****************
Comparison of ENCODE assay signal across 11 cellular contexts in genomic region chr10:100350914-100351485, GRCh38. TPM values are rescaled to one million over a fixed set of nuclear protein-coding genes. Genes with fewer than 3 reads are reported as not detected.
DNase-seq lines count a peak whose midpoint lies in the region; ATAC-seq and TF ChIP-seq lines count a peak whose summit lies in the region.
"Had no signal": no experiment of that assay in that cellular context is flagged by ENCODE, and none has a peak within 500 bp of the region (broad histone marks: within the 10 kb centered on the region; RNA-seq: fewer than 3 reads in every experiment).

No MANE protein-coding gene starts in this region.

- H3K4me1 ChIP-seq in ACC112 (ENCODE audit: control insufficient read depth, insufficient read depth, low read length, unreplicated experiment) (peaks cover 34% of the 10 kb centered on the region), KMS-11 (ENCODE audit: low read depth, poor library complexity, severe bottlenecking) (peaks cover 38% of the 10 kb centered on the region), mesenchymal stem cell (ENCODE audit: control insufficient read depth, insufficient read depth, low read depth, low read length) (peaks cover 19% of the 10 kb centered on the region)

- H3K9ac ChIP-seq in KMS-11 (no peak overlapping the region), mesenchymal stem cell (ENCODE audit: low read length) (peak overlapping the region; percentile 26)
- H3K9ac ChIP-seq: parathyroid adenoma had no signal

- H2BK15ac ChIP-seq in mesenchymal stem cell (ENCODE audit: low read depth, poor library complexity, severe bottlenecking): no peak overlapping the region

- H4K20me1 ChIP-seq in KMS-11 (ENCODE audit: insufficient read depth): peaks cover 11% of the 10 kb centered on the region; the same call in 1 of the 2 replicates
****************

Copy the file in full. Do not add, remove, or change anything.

Comparison of ENCODE assay signal across 11 cellular contexts in genomic region chr10:100350914-100351485, GRCh38. TPM values are rescaled to one million over a fixed set of nuclear protein-coding genes. Genes with fewer than 3 reads are reported as not detected.
DNase-seq lines count a peak whose midpoint lies in the region; ATAC-seq and TF ChIP-seq lines count a peak whose summit lies in the region.
"Had no signal": no experiment of that assay in that cellular context is flagged by ENCODE, and none has a peak within 500 bp of the region (broad histone marks: within the 10 kb centered on the region; RNA-seq: fewer than 3 reads in every experiment).

No MANE protein-coding gene starts in this region.

- H3K4me1 ChIP-seq in ACC112 (ENCODE audit: control insufficient read depth, insufficient read depth, low read length, unreplicated experiment) (peaks cover 34% of the 10 kb centered on the region), KMS-11 (ENCODE audit: low read depth, poor library complexity, severe bottlenecking) (peaks cover 38% of the 10 kb centered on the region), mesenchymal stem cell (ENCODE audit: control insufficient read depth, insufficient read depth, low read depth, low read length) (peaks cover 19% of the 10 kb centered on the region)

- H3K9ac ChIP-seq in KMS-11 (no peak overlapping the region), mesenchymal stem cell (ENCODE audit: low read length) (peak overlapping the region; percentile 26)
- H3K9ac ChIP-seq: parathyroid adenoma had no signal

- H2BK15ac ChIP-seq in mesenchymal stem cell (ENCODE audit: low read depth, poor library complexity, severe bottlenecking): no peak overlapping the region

- H4K20me1 ChIP-seq in KMS-11 (ENCODE audit: insufficient read depth): peaks cover 11% of the 10 kb centered on the region; the same call in 1 of the 2 replicates